My quest for the perfect industrial sewing machine ended when I found an Adler 867 on Craigslist. It is classified as a triple compound walking foot machine meant for Upholstery. Triple compound means it has a regular presser foot and a walking foot, PLUS the needle & feed dog move forward/backwards together while stitching - it is the best way to ensure your stitches are even and uniform for thick projects. The machine is pretty fancy too with because it is self-lubricating - you fill up a "tank" with machine oil and it is distributed to different areas of the machine using a wick system making it pretty much maintenance free (except for routine cleaning).
I was very surprised the first time I saw it - it was HUGE!!! My heart stuttered a little as I sat down to test it out - I had no idea what I had been missing out on!
The machine was dirty and there were cobwebs and dog hair all over but most people don't baby their machines like I do. The guy used it to sew with waterproof thread that had a wax coating and it left a white goo everywhere.
Another thing that stood out to me was the clutch motor. It was really noisy and very difficult to sew slowly. I knew right away I'd be buying a servo motor.
He also mentioned that he had replaced the main belt from the machine to the motor with an automobile belt. It worked, BUT I could hear that it was rubbing on something inside which I'd also need to look into.
Getting the machine into my van and back home is a story in and of itself (I'll spare you)... let's just say it was VERY difficult and scary!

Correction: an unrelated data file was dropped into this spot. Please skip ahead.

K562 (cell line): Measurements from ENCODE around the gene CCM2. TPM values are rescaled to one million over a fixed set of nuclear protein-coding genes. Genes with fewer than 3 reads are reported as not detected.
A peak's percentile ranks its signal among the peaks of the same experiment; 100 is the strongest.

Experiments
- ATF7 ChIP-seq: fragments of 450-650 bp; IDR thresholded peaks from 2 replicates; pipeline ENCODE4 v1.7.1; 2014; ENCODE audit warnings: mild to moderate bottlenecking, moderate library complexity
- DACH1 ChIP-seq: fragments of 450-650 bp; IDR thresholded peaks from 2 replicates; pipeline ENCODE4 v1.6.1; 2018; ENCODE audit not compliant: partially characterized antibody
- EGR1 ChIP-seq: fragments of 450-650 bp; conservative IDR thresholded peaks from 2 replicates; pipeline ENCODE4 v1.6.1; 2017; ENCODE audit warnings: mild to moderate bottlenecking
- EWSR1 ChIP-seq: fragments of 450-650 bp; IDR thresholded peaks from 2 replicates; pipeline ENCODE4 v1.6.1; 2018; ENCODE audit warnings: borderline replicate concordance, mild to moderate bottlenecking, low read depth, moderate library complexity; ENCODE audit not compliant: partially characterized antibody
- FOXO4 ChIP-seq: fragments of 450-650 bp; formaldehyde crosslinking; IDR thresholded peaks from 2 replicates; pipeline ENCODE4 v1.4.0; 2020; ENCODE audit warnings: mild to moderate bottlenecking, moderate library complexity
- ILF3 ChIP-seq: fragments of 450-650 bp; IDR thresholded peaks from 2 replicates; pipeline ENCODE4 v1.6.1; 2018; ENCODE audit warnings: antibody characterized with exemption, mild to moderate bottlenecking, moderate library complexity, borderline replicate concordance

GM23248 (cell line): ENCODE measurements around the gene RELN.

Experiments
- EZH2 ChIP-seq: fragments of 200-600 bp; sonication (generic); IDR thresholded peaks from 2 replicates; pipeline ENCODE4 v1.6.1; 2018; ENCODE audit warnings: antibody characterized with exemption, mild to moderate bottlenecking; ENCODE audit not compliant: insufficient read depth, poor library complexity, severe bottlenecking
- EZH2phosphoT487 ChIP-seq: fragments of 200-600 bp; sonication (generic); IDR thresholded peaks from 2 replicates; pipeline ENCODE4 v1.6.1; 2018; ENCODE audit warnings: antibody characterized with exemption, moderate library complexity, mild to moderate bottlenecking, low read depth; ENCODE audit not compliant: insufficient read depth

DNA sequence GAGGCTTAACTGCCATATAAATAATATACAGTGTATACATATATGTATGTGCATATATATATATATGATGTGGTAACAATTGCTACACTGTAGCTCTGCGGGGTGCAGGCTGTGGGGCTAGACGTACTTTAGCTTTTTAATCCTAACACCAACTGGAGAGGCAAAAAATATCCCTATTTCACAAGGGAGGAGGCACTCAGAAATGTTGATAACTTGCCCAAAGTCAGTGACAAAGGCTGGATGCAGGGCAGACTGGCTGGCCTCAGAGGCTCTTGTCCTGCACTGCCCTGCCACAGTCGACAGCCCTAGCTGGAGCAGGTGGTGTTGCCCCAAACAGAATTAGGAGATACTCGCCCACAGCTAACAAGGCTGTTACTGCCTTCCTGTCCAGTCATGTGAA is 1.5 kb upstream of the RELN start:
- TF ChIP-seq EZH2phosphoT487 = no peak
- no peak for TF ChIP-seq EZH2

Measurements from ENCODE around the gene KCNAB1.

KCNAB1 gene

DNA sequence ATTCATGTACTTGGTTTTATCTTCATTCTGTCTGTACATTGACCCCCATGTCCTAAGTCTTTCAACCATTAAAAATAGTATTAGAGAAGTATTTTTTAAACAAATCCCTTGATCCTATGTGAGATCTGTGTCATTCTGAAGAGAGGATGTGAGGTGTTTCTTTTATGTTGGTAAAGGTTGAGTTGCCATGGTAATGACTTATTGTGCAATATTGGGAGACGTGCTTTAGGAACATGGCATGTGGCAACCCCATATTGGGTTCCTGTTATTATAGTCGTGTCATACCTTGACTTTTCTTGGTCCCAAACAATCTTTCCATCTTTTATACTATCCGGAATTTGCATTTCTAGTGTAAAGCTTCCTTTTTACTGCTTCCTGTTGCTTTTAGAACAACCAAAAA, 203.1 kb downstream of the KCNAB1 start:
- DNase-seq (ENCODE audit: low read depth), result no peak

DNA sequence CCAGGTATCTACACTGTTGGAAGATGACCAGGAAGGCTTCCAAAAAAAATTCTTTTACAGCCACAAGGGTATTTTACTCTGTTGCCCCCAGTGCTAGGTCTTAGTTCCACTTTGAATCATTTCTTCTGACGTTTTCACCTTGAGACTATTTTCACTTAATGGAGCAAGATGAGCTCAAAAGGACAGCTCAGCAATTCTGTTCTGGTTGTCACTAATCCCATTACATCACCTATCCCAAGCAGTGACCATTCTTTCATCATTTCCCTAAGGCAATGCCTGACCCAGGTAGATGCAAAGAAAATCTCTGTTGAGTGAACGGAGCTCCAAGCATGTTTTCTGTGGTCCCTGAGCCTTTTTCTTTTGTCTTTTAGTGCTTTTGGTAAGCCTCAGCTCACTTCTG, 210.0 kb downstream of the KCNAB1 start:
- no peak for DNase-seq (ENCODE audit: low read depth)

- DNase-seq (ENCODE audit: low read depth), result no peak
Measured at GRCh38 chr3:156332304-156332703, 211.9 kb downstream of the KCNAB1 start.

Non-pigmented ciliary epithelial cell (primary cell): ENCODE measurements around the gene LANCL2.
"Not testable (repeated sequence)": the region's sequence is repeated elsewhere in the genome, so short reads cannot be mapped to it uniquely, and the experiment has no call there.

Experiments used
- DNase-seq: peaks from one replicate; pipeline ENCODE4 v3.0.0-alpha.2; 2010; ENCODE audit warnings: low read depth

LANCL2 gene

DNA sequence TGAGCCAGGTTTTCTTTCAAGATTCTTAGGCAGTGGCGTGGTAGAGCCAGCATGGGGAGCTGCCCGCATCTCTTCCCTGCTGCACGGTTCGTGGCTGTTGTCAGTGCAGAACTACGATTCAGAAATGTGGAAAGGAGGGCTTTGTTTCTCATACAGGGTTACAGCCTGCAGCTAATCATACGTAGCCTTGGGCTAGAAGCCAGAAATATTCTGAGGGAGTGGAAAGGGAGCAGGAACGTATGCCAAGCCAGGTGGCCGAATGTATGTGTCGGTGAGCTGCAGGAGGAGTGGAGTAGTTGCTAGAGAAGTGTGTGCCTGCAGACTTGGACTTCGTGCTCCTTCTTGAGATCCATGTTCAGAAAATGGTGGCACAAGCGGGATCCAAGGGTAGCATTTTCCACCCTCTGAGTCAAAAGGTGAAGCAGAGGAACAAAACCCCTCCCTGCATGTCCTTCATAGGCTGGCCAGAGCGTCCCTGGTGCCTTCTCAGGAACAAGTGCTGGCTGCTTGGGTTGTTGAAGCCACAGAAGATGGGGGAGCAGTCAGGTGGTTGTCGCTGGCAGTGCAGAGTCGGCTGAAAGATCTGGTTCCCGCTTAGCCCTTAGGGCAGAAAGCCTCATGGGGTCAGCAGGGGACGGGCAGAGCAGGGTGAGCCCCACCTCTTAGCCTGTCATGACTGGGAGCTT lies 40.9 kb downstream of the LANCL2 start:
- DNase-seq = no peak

Once home I got to work. The first step was to take the machine out so I could work on the table (notice how dirty the legs are). The head of the machine is soooo heavy you wouldn't believe! I took the table top off and got all the metal leg pieces separated and spray painted them to look brand new.
I was sure the bottom of the legs would scratch my floor if I ever wanted to move the machine...
...so I screwed some plywood "skies" to each leg. I also glued on a new cork pad on the pedal since I scrapped the old one off to paint (and it was nasty, of course).
I drove down to Toledo Industrial Sewing Machine shop and purchased a servo motor (and big cones of thread). It took a while to make sure it was bolted onto the table in the correct position (and later I had to add a block of wood underneath once the machine head was on so the belt would be in exactly the right position)... all in all it was pretty easy to figure out.
I took off the nasty rubber bumper that went all around the edge of the table because it was peeling off (you can see it in the first few pictures). I like the look of the wood anyways. I did have to fill in a lot of crevices with wood filler and sand it down. I also cleaned up the machine well with rubbing alcohol by taking all the pieces off that I could so I could get in between as many crevices as possible (it was REALLY dirty)!
Next was tackling the belt problem and solving the rubbing noise. Upon inspection the belt was so wide that it wasn't riding down into the groove around the hand wheel far enough...
...and was rubbing on the plastic cover that went over it.
I got a new belt (left) and you can see how much narrower it is. It fit perfectly!
I also bought some bobbins...
...and various presser feet from Kwokhing. They don't have many parts for my particular model but I got away with buying feet from other models and they fit. I also got some binders customized and some parts for the binder arm (it didn't really end up fitting well in the end after many months of waiting but I knew it was a risk anyways). I contacted Adler to see how much a binder arm would be and they said $1,200 and that didn't even include the price of the individual binders or feed dog/presser foot! I got all those from Kwokhing for around $200. They have awesome prices and high quality products (though, I wasn't impressed with the LED lights I bought).
To finish everything off I found manuals and instruction books online and bound them all into one book.
Ready to work hard!
Ready to work hard!
My first project was sewing these little leather baby moccasins!
Of course the real reason I bought the machine was to make these mommy purses. It was such a joy to sew on and makes the finished product nicer and more durable with the thicker thread.